Holy Lands of the World Varanasi or Benares

About the Holy Land Varanasi or Benares in India a sacred place in the Hindu religion, history and information.

VARANASI (BENARES)

Many cities are indebted to nearby rivers--pulsating channels of trade and commerce, life-sustaining sources of water for crops. One city, Varanasi (formerly Benares), capital of India's Uttar Pradesh State, owes its distinctive life to the sacredness of the Ganges River, upon whose north bank it stands. The Hindu's veneration of the Ganges, or Ganga, as they call it, has roots deep in their religious consciousness. To them, the river personifies a mother, cherished as both human and divine, exalted as a symbol of purity, viewed as the giver of salvation.

In fact, the word "Hindu" is derived from the name of a river. In the 6th century B.C., Persian invaders applied the word to people living near the Indus River, which is the "Sindhu" River in Sanskrit. As the Rig Veda, oldest of Hindu sacred writings, testifies, water was venerated from the earliest times by the agricultural Vedic Hindus. Eventually, Ganga came to be the most sacred of the sacred rivers. Ritual bathing in its waters is considered even more effective at one of the ancient holy places such as Varanasi, on prescribed days during the Mela ("festival"). However, the Hindu who bathes in the Ganga even once, no matter where or when, is virtually assured of salvation.

Today as in the past the water of the Ganga is used by pilgrims for washing, cooking, and drinking. They consider it clean although it is used for disposal of human bones and ashes, as well as the dead bodies of people and animals. Every year about one million pilgrims visit Varanasi, to bathe in the Ganga from numerous ghats, the bathing places with steps that line the river's crescent-shaped, stone-lined bank. Around the sacred areas of the city is the Panchkosi Road, a 50-mi. circuit every Hindu aspires to walk. According to their religion, if they die in Varanasi they will be released from the endless cycle of rebirths. They come to a city of great antiquity, a city of prehistoric origins and a center of religion and philosophy by the 2nd millennium B.C. Devout Hindus believe the city has always existed. In the 7th century A.D., Benares had nearly 100 temples dedicated to the Hindu god Siva. Records of pilgrimages date from this time.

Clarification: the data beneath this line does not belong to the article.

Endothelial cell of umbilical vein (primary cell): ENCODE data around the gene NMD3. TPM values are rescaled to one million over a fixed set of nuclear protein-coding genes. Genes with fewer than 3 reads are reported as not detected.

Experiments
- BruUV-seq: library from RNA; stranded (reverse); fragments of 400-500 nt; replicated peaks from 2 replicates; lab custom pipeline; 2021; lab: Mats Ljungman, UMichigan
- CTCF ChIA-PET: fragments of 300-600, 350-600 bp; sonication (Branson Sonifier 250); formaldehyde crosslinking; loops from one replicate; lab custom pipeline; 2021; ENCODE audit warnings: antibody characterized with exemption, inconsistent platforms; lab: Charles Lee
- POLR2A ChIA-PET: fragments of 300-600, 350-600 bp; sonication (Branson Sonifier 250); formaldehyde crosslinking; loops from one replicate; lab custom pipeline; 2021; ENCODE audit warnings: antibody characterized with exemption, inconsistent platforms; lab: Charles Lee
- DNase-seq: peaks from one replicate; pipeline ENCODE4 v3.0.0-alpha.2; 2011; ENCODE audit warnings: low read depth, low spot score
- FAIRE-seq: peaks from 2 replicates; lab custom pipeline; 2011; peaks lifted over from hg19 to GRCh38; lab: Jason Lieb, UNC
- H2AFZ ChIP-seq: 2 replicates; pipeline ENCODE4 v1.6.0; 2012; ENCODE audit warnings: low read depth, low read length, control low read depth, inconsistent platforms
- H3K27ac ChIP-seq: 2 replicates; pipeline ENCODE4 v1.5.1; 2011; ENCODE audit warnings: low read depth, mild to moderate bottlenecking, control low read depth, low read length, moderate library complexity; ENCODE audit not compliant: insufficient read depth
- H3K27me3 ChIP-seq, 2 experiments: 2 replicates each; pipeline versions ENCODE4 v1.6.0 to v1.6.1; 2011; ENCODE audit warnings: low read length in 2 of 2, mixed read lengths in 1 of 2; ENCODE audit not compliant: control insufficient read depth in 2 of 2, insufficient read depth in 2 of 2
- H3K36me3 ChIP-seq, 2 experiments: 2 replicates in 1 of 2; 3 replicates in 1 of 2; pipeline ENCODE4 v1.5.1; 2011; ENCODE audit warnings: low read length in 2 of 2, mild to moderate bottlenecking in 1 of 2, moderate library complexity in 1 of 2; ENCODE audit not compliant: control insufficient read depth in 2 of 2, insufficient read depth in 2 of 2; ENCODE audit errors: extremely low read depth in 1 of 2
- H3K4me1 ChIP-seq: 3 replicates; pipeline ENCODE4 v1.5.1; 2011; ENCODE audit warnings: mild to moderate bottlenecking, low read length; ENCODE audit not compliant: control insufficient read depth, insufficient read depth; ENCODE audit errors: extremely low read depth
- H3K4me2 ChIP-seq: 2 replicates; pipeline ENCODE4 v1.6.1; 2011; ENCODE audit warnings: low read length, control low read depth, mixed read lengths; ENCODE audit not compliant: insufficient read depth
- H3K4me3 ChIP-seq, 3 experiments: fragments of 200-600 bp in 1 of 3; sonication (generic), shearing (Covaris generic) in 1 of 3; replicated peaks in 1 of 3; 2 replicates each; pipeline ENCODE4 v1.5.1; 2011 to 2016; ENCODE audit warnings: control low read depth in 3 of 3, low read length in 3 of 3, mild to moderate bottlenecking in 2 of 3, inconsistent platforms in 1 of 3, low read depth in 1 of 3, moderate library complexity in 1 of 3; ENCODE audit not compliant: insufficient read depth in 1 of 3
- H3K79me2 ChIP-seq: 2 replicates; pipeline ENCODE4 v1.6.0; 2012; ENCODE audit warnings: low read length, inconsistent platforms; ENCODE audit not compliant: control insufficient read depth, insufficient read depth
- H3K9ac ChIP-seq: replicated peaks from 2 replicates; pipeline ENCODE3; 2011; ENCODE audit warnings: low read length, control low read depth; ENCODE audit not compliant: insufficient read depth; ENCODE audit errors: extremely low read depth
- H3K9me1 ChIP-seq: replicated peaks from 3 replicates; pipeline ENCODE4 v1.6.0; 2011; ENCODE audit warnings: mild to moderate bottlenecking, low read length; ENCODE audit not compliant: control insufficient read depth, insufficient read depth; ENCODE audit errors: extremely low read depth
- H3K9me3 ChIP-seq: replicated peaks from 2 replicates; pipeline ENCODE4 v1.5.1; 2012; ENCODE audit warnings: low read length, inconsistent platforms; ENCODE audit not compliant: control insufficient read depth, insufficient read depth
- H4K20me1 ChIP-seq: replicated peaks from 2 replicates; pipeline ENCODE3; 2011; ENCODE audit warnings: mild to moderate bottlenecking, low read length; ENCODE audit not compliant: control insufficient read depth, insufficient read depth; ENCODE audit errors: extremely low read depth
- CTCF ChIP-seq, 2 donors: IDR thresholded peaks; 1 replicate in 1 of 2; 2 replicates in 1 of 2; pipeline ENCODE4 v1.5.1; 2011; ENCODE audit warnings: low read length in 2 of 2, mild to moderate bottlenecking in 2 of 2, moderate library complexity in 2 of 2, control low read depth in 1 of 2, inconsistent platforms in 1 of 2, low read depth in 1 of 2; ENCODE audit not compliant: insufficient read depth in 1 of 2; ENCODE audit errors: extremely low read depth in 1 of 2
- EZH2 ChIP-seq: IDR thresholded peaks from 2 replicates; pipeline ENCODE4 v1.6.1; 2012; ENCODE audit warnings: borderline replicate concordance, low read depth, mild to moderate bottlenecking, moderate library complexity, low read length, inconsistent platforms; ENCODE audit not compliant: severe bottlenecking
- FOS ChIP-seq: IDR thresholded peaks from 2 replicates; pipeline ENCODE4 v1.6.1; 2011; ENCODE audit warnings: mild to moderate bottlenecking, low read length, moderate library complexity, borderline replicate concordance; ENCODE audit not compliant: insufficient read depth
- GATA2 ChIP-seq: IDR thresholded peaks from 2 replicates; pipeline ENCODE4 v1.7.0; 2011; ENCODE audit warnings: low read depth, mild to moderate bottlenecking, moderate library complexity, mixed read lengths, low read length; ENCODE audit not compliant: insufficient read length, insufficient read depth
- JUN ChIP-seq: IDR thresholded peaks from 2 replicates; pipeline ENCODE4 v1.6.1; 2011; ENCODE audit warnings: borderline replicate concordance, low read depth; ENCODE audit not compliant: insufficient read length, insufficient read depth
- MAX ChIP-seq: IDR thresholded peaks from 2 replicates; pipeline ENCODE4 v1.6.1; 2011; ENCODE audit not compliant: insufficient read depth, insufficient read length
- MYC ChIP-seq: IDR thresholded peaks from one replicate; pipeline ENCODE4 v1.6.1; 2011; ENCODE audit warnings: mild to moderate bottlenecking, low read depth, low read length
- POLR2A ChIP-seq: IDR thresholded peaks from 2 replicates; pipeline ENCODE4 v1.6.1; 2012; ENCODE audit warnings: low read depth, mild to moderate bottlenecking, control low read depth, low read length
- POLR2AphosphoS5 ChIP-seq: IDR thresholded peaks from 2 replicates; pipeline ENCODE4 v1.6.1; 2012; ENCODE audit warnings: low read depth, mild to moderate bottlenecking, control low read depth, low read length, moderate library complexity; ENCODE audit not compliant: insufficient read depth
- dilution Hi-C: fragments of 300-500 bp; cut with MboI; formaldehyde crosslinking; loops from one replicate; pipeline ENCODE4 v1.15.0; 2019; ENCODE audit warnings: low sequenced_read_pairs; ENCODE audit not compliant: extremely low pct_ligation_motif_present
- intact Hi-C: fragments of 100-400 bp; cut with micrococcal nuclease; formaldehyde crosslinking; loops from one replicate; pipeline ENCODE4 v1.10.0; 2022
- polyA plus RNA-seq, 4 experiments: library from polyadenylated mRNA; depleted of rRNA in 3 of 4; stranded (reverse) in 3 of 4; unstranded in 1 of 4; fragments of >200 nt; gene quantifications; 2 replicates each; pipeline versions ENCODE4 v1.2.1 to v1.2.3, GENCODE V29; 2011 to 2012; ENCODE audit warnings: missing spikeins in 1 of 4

Now the city has over 1,500 temples, most of them built in the last 200 years following a long period of Muslim invasion. Popular with foreign tourists is Durga Temple, with its swarms of monkeys in nearby trees, but the principal Hindu shrine is the Golden Temple. At nearby Sarnath is a deer park where Buddha preached a sermon (c. 6th century B.C.).

Varanasi combines sanctity and learning. Scholars are attracted to Hindu University, the center of Sanskrit studies, just as pilgrims crowd into the holy city all year round.

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